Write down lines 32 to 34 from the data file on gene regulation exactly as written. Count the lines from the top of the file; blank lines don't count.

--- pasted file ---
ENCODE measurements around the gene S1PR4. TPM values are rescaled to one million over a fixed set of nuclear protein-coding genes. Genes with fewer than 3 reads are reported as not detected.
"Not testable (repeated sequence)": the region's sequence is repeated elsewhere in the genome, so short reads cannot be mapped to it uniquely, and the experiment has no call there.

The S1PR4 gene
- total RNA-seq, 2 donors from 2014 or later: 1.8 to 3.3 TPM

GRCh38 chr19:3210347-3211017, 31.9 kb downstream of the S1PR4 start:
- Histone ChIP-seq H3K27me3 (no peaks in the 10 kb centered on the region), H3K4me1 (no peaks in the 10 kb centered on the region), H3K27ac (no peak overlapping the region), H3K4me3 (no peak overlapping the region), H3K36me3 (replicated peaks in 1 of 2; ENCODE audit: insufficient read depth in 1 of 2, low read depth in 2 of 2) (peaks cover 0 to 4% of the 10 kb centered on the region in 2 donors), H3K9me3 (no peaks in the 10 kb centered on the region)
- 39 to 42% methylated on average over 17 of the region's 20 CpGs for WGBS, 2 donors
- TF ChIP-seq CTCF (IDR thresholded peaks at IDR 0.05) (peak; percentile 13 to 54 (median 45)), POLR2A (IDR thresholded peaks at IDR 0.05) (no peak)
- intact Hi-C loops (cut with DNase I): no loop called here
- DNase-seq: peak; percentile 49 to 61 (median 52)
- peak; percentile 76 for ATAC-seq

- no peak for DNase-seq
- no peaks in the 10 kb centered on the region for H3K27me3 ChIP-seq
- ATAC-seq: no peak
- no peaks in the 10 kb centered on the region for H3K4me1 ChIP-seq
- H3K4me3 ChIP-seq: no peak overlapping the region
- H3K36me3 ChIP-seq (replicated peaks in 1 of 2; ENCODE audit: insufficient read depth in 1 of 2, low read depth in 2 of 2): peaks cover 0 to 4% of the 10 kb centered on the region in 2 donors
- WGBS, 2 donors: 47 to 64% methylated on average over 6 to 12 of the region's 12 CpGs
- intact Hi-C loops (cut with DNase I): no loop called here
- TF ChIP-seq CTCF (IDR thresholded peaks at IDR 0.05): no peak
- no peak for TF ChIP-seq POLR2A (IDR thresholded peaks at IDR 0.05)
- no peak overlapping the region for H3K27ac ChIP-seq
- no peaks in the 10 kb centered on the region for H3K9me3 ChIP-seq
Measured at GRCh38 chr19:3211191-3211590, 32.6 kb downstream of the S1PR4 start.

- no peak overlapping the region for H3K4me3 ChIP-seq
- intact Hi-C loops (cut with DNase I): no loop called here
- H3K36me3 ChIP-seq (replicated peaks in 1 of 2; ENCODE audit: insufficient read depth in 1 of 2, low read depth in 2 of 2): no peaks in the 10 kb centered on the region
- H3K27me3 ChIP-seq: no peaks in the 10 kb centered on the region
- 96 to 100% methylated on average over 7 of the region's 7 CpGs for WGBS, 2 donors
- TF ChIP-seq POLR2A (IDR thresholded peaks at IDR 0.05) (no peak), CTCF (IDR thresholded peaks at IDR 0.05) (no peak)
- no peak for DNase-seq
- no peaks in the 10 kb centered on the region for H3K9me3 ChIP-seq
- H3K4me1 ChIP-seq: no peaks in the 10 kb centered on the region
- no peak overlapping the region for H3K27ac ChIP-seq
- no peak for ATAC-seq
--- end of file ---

- no peaks in the 10 kb centered on the region for H3K9me3 ChIP-seq
- H3K4me1 ChIP-seq: no peaks in the 10 kb centered on the region
- no peak overlapping the region for H3K27ac ChIP-seq